5. Dreams, goals and ambitions
  6. Sexual activity and love life, including graphic details
  7. Your weaknesses and negative character traits
  8. Hobbies and interests
  9. What makes you angry and what happens when you are
  10.  Things in your life you are ashamed of or feel guilty about.

Scoring the Self-Disclosure Quiz

It’s important to stress that this quiz is intention to stimulate thought and discussion. It is not a scientific assessment. The cut-off points only give general feedback. If you score is close to the edge of a range, then also look at the other band too.

 Zero – speaks for itself. You are a closed book, inside a pad-locked buried chest, with a prison built on top of it.

 1 to 20 indicates a closed person who doesn’t like to give much away. Sharing something with others provides an opportunity for feedback. Focus on less personal areas and make small disclosures. Hobbies and goals are a good place to start.

21 to 60 indicates a moderate level of self-disclosure. Just be aware of higher scores and don’t be over familiar with unfamiliar people. Scores towards the middle of the band indicate a balance between your private self and public openness. If you score is below 30, also read the feedback for the lower band.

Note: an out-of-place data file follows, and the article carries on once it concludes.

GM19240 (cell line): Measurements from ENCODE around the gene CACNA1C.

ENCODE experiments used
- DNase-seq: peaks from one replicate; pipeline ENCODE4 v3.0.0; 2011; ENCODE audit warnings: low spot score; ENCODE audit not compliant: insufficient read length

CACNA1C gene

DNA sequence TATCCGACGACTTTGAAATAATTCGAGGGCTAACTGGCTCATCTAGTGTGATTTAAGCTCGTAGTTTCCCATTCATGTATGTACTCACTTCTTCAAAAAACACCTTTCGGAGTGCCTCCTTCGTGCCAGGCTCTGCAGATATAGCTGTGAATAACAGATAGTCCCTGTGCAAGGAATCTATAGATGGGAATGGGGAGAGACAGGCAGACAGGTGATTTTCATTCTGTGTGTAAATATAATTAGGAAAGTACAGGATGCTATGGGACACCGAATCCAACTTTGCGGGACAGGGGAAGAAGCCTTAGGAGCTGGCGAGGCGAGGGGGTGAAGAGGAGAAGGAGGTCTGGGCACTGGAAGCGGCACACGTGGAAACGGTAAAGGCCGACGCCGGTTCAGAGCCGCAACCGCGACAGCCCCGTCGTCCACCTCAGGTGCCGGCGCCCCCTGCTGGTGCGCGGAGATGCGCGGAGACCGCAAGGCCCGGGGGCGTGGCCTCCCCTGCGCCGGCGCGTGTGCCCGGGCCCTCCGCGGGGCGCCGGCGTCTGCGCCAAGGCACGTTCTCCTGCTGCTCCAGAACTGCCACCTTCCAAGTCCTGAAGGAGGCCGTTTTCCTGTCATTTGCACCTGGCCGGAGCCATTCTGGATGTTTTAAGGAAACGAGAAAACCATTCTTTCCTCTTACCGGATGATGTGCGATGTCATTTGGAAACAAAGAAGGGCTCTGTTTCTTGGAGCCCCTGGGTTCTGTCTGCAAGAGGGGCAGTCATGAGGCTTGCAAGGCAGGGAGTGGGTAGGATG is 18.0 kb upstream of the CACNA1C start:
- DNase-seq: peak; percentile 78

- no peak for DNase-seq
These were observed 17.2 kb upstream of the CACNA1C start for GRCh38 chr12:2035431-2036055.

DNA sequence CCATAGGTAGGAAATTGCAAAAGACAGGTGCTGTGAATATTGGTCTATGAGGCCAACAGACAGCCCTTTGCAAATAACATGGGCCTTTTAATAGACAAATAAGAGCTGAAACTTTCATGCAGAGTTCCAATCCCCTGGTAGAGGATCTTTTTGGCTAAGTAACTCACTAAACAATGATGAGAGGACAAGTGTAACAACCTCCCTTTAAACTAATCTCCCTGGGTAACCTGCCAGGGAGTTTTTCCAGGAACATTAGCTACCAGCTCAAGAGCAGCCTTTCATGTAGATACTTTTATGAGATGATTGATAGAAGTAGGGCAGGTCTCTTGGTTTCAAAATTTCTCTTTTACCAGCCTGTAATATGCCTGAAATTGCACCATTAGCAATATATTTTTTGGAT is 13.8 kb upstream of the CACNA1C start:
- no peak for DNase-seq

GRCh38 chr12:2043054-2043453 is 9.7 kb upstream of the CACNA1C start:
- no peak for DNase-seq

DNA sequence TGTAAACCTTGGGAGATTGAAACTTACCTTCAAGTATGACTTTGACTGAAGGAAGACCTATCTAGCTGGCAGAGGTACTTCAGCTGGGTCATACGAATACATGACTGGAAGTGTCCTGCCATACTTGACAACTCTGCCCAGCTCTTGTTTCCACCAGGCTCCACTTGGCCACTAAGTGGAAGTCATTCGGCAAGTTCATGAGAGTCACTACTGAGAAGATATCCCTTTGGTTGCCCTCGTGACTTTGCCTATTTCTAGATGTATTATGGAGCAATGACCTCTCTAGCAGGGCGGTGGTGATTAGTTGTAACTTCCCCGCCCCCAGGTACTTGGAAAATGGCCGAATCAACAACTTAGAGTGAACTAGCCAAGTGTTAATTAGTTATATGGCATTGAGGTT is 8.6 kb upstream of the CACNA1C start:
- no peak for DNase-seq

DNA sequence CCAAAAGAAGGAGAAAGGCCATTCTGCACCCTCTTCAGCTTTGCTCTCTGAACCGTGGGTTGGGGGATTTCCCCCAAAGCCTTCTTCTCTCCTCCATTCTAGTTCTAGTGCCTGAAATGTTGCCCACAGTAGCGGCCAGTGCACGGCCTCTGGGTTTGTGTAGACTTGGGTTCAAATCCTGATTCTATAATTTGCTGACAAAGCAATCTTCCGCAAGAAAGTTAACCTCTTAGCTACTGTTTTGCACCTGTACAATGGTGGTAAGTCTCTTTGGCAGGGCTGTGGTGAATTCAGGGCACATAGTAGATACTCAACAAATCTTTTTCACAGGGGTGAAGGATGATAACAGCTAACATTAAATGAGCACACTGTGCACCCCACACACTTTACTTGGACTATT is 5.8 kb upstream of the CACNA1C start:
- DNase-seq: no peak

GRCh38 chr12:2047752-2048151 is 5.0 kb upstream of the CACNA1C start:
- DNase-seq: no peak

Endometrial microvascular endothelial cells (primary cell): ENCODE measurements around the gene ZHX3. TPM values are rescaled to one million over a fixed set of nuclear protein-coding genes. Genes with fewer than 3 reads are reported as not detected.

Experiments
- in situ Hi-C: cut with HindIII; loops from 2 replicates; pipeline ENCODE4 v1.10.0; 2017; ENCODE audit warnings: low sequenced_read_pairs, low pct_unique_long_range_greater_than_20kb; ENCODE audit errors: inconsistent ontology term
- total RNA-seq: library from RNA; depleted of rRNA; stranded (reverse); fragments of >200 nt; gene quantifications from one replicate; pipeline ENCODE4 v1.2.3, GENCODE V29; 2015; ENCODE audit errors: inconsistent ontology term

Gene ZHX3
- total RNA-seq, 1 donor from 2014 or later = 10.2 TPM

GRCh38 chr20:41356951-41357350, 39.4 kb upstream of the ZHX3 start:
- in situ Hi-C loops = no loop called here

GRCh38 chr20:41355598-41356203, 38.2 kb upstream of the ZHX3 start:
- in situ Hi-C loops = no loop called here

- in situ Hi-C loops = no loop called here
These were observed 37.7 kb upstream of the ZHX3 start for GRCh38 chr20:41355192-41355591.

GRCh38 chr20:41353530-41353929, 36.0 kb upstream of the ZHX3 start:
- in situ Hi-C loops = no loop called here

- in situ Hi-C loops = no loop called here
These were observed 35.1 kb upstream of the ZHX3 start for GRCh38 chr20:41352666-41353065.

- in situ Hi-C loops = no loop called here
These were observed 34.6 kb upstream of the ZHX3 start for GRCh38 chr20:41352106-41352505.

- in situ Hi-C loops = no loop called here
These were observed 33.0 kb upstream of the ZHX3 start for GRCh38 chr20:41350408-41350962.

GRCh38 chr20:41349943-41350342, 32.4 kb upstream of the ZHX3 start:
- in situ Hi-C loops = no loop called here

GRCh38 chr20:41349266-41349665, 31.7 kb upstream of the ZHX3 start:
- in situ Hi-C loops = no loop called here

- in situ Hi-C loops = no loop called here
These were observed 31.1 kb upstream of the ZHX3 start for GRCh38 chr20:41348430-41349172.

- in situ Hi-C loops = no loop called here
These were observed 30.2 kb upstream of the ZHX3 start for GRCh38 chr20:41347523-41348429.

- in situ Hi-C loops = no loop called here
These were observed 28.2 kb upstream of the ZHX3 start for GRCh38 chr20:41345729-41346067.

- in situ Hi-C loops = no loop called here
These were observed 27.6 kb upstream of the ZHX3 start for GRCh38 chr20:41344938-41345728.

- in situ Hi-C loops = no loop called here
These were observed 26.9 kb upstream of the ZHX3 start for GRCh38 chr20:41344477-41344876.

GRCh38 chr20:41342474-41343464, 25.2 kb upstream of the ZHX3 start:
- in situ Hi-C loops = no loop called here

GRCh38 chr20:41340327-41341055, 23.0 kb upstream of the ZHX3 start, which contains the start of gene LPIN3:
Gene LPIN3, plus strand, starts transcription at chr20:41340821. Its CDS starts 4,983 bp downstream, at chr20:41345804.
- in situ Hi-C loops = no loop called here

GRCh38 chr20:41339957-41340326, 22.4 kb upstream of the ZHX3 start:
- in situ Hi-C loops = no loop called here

61 to 81 indicates an open person with high levels of self-disclosure. Some of these topics may make others uncomfortable or cause the judge you harshly or take advantage of you. Openness is often a good thing provided the other person can handle it, wants to handle it and you can trust them. Spare a thought for the feelings of your listeners.

90 to 100 indicates that you are very open. In fact there isn’t much you won’t disclose and are happy to do so with anyone who will listen including people who’d prefer not to receive so much information. Beware of becoming like the celebrity reality TV stars who live their lives like an open wound. Focus on the more neutral areas for disclosure and the personal stuff more sparingly and with fewer people. Some things are better kept to ourselves, and one or two trusted friends. Beware that your self-disclosure doesn’t become habitual dumping on other people for free therapy.

What is safe for for self-disclosure?

Obviously we have different levels of self-disclosure depending on the degree of intimacy or closeness with people. So begin by thinking of making small-talk with strangers. Consider how much self-disclosure would constitute general chit-chat and also think about at what point it would definitely be TMI (too much information).